When introverts are maxed out, it’s almost impossible for them to attend to other people’s needs. That’s where rituals come in.
I am a creature of habit.
I don’t mean that I live every day exactly the same, from dusk till dawn, from rising until I sleep again. I mean that I have specific rituals that I engage in just about every day, all with the goal of resetting my mind and nurturing my spirit.
Ritual has never been more important to me than it is right now, as both my personal life and the world at large are experiencing massive upheaval. There’s a lot of uncertainty in each day; for a sensitive introvert who likes to plan (and color code those plans at that), it’s an awful lot to take in.
My rituals involve a few different elements, but they are all conducted when I am alone or with my chihuahua, who likes to follow me around anywhere and everywhere I go. I find that I experience my easiest days when I begin alone on the porch with a cup of coffee, either sitting in silence or while playing a soothing record. My afternoons are more emotionally managed when I’ve had a chance to have a cup of tea, and I always have a good night of sleep if I have plenty of time to read a book (and not my phone) beforehand.
This extended period of quarantine has brought out the part of me that wants to bask in the joy of just being allowed to exist without an immediate purpose. I think it’s healthier to live this way, and that theory is backed up by more than my own experiences.
Why Ritual Is So Important for Introverts
Introverts and highly sensitive people (HSPs) are highly attuned to what’s going on inside their own minds and hearts. It doesn’t mean that we don’t value and love others (and in fact, we are often fierce in our love); it just means that we are the kind of people who need to make time for ourselves before we can appropriately make time for others. When I feel emotionally maxed out, it’s almost impossible for me to adequately attend to the needs and emotions of the people I love the most.
I know I’m not alone. There are numerous people who believe that including ritual in your self-care is crucial for helping each of us to be happier and emotionally stronger.
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Daily Rituals for Introverts
If you don’t yet have rituals of your own, it can be overwhelming to try to come up with a few on the fly. Here are some of my favorites that are pretty easy to pick up. Keep in mind that there is definitely no right way to do any kind of self-care ritual; what feels good to you is probably what you should stick with.
- Use a planner. I love my Passion Planner, and am using it just as frequently even during this year that has put so many plans on pause. I also love spending an hour or so decorating and organizing its pages with stickers from this Etsy shop.
- Read. I try to read at least 30 minutes each night, no matter what’s going on in my life. I brew a cup of peppermint tea, get in bed, and open up my current book. I always make sure reading is the last thing I do each night, because I’ve found that I sleep much better when the light from my phone isn’t the last thing I experience.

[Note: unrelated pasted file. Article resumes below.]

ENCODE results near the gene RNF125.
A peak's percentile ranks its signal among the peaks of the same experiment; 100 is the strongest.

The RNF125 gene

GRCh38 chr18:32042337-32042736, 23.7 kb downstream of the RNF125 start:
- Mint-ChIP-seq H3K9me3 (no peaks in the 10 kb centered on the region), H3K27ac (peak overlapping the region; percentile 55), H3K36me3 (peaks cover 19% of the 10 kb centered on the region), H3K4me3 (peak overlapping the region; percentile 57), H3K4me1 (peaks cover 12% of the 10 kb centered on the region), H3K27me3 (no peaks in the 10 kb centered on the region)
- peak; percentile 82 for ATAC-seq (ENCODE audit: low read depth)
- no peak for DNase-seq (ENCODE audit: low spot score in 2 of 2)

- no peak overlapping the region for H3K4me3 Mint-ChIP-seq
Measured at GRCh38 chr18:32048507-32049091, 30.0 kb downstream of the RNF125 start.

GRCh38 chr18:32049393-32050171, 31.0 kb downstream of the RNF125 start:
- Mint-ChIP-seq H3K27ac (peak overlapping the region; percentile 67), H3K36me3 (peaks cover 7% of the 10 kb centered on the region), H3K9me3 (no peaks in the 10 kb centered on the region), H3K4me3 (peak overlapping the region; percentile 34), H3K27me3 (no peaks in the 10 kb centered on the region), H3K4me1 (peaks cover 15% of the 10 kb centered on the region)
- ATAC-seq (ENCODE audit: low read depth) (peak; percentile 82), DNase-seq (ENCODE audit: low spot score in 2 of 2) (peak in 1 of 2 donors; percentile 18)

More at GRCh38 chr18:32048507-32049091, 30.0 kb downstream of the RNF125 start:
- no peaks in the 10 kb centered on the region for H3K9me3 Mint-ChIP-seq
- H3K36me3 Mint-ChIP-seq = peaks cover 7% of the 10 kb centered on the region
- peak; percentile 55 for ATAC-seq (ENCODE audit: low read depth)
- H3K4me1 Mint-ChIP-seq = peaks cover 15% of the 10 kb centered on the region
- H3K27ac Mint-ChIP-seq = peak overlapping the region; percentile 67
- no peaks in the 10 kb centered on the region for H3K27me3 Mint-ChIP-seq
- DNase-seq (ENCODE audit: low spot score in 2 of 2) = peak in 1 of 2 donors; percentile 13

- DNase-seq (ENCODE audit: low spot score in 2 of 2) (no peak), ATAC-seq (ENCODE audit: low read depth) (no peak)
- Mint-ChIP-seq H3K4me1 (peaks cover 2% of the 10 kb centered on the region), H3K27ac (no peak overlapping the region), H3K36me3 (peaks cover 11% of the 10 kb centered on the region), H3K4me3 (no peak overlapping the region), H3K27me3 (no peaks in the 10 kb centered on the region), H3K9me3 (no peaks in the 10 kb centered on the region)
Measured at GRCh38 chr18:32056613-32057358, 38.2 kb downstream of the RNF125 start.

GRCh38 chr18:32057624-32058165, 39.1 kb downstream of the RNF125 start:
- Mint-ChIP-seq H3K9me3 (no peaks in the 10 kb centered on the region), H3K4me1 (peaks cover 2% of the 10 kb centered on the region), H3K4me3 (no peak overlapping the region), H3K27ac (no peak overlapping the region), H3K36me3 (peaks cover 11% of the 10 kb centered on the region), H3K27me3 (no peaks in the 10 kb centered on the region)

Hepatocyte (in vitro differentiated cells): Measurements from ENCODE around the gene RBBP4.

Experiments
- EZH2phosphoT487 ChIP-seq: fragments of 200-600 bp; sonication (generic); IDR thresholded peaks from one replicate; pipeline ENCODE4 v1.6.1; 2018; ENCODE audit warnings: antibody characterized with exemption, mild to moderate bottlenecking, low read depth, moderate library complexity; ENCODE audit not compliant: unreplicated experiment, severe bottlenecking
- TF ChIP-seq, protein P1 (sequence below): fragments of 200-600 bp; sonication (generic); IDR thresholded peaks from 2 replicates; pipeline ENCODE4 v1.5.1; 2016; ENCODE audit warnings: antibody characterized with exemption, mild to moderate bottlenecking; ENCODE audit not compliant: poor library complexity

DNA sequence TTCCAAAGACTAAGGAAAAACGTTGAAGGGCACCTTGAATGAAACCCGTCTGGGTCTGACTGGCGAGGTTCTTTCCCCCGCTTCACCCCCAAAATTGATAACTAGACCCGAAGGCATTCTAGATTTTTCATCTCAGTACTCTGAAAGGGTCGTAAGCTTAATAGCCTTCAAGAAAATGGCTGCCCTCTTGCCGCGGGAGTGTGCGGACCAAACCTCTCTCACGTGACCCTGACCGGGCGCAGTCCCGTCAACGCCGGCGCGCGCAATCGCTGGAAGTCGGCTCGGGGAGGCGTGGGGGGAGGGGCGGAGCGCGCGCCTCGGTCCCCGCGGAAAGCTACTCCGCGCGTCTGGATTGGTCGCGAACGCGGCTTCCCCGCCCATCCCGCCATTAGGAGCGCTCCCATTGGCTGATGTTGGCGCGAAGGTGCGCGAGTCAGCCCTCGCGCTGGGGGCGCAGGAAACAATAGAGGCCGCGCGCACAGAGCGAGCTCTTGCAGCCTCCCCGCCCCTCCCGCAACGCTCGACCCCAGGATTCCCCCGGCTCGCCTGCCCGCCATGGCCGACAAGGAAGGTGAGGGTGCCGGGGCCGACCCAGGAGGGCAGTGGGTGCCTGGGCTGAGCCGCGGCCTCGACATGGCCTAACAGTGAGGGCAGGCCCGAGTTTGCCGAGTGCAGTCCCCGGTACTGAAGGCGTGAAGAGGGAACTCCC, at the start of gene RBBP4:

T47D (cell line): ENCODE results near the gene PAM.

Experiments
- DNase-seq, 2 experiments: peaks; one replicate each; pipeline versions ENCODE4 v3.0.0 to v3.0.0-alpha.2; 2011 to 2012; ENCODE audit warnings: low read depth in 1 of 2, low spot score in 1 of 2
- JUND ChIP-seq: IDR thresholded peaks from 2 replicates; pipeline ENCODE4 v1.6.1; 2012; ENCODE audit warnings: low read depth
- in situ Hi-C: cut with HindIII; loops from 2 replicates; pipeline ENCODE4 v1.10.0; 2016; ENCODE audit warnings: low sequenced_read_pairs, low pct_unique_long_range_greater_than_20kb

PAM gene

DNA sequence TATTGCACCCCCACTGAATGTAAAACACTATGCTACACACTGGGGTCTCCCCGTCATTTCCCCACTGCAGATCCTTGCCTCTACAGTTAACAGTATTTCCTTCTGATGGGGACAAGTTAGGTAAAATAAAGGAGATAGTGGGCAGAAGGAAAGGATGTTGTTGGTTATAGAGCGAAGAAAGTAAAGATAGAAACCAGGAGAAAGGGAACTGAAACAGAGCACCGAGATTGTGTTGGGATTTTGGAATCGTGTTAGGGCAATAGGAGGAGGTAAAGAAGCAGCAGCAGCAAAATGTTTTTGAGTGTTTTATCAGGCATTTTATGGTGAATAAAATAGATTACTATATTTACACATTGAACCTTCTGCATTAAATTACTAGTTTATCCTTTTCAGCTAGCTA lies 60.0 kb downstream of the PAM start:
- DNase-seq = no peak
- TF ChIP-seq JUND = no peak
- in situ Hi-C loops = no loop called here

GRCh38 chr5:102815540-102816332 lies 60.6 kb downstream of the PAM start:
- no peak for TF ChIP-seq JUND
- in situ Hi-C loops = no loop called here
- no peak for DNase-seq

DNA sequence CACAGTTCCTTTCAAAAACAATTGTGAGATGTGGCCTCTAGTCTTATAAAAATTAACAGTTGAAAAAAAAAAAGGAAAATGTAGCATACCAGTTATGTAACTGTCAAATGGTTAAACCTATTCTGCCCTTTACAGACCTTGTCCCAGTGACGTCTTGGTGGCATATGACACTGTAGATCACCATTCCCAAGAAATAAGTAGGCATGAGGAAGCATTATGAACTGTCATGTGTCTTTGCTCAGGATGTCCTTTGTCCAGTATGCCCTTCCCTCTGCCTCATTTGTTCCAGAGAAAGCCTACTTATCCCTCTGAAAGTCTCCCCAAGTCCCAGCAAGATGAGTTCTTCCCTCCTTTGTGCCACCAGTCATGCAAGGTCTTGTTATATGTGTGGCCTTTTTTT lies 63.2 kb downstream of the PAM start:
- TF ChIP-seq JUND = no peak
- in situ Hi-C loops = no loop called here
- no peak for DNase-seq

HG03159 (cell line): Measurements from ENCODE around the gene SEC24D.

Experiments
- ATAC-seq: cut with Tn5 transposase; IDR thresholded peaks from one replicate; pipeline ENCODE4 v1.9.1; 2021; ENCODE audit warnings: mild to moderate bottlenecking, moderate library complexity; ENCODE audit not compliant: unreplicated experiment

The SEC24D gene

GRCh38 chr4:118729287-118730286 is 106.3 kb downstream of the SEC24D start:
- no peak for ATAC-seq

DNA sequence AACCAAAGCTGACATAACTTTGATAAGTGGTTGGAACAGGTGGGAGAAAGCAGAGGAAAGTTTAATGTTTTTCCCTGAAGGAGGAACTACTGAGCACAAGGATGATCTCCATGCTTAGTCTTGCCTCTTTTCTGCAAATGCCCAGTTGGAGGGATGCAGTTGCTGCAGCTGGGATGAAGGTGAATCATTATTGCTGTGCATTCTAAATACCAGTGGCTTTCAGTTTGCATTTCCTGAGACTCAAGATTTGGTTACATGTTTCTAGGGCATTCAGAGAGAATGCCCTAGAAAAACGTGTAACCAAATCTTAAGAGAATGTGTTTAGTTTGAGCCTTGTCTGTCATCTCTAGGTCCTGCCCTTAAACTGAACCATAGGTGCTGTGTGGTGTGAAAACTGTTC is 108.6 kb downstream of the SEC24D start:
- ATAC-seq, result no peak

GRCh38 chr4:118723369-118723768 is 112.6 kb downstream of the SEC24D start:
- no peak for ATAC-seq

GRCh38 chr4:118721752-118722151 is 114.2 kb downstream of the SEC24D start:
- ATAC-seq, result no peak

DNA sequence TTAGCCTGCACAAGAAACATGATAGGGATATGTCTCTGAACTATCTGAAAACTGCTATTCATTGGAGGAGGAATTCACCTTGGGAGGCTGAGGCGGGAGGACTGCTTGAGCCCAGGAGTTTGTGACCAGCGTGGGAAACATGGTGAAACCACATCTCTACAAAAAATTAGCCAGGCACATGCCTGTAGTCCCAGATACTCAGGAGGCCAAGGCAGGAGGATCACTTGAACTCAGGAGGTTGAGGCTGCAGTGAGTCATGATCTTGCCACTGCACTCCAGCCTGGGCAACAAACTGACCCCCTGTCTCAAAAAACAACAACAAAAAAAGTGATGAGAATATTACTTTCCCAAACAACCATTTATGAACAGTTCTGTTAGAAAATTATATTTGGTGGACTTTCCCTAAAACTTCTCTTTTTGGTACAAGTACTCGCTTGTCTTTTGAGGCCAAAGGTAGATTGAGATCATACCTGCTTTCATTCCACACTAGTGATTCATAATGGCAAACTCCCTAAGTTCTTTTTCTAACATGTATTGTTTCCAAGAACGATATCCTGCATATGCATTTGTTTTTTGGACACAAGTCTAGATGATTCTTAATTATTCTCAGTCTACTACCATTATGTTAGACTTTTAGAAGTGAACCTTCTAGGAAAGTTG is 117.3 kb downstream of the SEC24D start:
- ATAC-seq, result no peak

- Listen to music. I have a few playlists that I rotate through each week, but I also like to give myself space to be surprised by new artists from time to time. I especially find comfort in hearing familiar songs.
- Meditate. I am not religious, but I sometimes find great solace in meditation. If you don’t have your own meditation practice, there are plenty of options out there. I am particularly fond of Gil Fronsdal’s Dharma Talks, especially because Gil isn’t trying to sell a certain lifestyle or brand. He’s just offering respite in a world that can feel overwhelming and chaotic at the best of times.
- Brew tea. I am lucky enough to have a local tea shop that sells truly unique, beautiful blends of tea that are tailored to certain moods and mindsets. I initially had a very casual relationship with tea, but over the years, I have grown to appreciate the entire experience: pouring water into the kettle, starting it up, listening for the slow bubble as the water boils, preparing the leaves and my tea cup, and then, of course, enjoying the cup of tea itself. There’s something especially soothing about engaging in an act that people have been performing for at least 5,000 years.
- Organize my space. Like many introverts, my bedroom is my haven. This is especially true these days, as my room has become the place where I retreat whenever I need (or want) to. I have never had a huge budget, but with care and deliberation (and being a keen second-hand shopper), I have been able to nurture an environment that is calm, soothing, and deliberate. I especially love filling my bedroom with plants and candles.
Be Kind to Yourself
When beginning the journey toward creating rituals that nurture your introversion, don’t hesitate to prioritize each of your needs and what your soul is really asking of you. It’s okay to take your time with this particular project. Rituals only feel good when they’re tailored to what you really need, and the only way to find out what those needs are is to explore within yourself.
While this particular time in all of our lives is fraught with heightened emotions and justified fear, it is also one that allows us more space than usual to explore ourselves and what we need. Introverts are especially gifted at coping with the extra confines of spending extra time at home, which makes us most suited for developing rituals that celebrate who we are, and that will make us feel truly at peace.